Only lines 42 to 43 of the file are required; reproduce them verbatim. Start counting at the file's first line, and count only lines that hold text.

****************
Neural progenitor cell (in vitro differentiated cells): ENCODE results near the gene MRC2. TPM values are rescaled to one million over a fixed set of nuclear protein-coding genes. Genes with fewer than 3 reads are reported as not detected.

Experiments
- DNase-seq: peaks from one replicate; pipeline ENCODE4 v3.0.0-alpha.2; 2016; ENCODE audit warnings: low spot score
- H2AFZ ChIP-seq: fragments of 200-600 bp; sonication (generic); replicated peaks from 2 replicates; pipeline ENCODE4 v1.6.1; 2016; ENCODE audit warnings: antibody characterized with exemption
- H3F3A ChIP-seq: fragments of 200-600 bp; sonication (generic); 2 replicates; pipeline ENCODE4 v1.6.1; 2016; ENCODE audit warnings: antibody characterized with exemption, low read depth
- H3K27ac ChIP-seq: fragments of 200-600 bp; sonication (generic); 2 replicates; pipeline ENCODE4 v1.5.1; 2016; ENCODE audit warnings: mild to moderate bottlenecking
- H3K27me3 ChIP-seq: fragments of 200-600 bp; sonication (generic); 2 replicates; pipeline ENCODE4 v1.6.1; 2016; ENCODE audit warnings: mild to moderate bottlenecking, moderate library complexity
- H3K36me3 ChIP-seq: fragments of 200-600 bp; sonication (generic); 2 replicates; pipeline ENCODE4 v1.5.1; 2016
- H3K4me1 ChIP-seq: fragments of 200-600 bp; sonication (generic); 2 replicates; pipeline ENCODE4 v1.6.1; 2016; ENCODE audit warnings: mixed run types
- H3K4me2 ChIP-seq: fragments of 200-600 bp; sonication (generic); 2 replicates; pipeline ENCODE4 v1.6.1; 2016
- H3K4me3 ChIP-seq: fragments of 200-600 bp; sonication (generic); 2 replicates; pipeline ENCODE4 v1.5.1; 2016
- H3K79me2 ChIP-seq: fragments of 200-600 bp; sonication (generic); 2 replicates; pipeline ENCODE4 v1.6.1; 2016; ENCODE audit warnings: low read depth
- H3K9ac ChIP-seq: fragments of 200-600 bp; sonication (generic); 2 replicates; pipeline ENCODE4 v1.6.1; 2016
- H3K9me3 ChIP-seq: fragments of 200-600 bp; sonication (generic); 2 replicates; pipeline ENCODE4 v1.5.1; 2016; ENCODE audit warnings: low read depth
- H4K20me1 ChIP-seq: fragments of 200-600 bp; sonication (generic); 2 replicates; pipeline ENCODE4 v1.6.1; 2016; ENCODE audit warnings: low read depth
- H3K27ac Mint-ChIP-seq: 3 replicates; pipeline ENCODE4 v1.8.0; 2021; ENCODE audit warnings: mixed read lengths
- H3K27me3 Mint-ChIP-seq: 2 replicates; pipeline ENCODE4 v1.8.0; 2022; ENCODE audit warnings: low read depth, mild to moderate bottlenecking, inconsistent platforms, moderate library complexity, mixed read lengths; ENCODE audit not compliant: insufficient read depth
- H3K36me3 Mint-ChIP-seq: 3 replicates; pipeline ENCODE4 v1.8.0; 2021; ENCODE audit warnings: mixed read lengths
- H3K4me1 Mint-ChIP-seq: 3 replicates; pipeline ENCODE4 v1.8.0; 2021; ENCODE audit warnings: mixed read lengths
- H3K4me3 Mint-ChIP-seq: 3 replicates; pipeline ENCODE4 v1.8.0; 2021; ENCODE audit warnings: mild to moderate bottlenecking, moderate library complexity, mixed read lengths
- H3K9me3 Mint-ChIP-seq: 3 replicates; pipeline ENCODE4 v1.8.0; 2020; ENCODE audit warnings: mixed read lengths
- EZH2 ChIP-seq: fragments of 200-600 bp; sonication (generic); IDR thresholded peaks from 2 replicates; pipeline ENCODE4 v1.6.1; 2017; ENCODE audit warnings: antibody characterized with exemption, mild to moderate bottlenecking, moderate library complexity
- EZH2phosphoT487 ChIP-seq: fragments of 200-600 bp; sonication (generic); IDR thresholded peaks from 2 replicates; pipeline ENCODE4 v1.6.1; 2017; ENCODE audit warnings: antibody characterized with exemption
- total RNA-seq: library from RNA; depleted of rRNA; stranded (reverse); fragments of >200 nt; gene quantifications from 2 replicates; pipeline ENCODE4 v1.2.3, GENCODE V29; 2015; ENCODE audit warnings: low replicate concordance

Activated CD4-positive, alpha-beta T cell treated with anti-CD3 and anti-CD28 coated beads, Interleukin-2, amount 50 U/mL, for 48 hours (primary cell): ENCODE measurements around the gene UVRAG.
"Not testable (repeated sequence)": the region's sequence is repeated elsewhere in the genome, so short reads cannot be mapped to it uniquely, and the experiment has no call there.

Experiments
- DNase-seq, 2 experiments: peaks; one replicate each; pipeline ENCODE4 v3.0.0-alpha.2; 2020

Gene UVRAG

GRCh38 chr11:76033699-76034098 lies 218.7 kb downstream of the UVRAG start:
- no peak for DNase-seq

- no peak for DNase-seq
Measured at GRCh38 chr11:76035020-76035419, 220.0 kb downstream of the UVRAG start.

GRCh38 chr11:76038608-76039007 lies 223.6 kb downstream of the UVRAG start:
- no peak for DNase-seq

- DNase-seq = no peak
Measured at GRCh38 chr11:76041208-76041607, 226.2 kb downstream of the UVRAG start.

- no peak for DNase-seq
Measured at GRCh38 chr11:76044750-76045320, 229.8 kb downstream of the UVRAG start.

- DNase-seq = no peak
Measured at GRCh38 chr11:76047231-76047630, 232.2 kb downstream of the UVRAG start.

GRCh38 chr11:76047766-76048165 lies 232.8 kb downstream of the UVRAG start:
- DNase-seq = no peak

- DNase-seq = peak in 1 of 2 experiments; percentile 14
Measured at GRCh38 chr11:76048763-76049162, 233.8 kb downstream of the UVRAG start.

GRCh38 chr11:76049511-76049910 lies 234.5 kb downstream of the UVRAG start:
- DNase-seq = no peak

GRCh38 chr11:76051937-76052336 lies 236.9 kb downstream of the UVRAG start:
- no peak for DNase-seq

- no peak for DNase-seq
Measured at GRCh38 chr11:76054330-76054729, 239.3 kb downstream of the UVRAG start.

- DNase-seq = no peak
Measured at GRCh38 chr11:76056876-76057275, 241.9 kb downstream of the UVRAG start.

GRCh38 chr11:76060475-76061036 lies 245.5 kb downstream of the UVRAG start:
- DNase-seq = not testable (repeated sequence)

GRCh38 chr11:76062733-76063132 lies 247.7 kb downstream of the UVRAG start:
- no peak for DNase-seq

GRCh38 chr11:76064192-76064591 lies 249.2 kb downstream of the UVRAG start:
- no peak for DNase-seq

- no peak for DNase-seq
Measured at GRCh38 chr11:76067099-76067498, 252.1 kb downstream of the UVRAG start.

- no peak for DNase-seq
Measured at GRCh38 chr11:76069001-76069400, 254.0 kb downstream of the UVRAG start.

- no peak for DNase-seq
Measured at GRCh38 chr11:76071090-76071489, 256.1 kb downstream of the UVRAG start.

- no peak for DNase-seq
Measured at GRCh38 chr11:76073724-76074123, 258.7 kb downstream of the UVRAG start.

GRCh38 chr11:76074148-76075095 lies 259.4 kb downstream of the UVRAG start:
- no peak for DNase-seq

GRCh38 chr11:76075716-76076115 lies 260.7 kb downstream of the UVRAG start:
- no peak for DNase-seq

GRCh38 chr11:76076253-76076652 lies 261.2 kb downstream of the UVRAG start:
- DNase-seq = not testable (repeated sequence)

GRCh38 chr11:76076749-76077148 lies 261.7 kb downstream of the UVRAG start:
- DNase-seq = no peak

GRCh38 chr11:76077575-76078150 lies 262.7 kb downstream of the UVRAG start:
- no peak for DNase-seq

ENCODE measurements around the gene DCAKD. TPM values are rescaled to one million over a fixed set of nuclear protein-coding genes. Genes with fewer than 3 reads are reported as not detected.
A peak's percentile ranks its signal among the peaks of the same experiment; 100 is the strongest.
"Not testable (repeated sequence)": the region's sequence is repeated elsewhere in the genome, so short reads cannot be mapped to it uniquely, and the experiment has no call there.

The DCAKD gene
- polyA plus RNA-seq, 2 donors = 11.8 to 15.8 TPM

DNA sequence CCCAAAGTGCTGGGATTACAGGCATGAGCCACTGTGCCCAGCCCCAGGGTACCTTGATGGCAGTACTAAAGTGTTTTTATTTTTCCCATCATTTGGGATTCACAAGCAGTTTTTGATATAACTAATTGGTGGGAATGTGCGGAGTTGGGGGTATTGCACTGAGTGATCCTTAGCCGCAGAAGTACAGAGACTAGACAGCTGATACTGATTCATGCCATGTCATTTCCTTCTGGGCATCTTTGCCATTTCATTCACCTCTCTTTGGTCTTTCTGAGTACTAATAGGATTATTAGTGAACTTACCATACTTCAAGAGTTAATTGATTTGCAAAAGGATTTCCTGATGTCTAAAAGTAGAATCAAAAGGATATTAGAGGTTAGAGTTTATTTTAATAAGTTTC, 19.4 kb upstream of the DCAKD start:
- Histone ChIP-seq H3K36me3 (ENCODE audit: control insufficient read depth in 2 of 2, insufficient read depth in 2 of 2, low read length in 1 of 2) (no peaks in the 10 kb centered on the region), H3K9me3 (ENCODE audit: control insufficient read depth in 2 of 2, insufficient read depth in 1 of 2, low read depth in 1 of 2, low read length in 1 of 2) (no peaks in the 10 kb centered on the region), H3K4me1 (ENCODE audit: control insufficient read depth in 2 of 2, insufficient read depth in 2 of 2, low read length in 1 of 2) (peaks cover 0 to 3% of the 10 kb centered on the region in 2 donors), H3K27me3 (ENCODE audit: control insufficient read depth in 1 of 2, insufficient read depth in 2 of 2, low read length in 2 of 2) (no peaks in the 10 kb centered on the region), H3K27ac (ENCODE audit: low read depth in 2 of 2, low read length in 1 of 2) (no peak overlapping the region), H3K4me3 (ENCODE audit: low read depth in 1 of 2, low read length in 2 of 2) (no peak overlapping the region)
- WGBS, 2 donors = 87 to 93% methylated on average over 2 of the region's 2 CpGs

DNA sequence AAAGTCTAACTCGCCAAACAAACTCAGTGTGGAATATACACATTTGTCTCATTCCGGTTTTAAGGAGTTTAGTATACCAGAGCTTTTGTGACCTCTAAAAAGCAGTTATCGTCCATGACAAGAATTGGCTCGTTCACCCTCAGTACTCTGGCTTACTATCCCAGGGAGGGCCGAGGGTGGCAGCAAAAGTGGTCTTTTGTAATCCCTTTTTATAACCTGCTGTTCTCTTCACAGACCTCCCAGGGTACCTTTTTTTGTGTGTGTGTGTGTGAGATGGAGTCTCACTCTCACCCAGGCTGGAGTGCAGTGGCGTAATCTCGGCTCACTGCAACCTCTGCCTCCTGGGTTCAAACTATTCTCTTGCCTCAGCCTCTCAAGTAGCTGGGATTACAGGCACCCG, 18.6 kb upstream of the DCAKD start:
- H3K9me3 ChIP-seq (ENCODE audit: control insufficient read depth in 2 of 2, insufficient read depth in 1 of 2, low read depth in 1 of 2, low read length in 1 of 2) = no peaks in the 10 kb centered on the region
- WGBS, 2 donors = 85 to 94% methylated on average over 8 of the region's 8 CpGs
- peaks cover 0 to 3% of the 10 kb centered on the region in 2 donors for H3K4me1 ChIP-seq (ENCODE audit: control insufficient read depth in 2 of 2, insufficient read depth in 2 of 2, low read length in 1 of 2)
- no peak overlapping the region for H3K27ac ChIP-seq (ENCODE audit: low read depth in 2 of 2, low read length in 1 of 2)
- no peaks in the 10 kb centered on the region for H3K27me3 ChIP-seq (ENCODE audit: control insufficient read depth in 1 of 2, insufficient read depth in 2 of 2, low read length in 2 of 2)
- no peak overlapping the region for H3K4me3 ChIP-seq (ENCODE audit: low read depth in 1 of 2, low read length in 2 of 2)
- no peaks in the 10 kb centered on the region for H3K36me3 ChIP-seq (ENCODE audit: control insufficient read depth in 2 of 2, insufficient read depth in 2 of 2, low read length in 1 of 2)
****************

GRCh38 chr11:76047766-76048165 lies 232.8 kb downstream of the UVRAG start:
- DNase-seq = no peak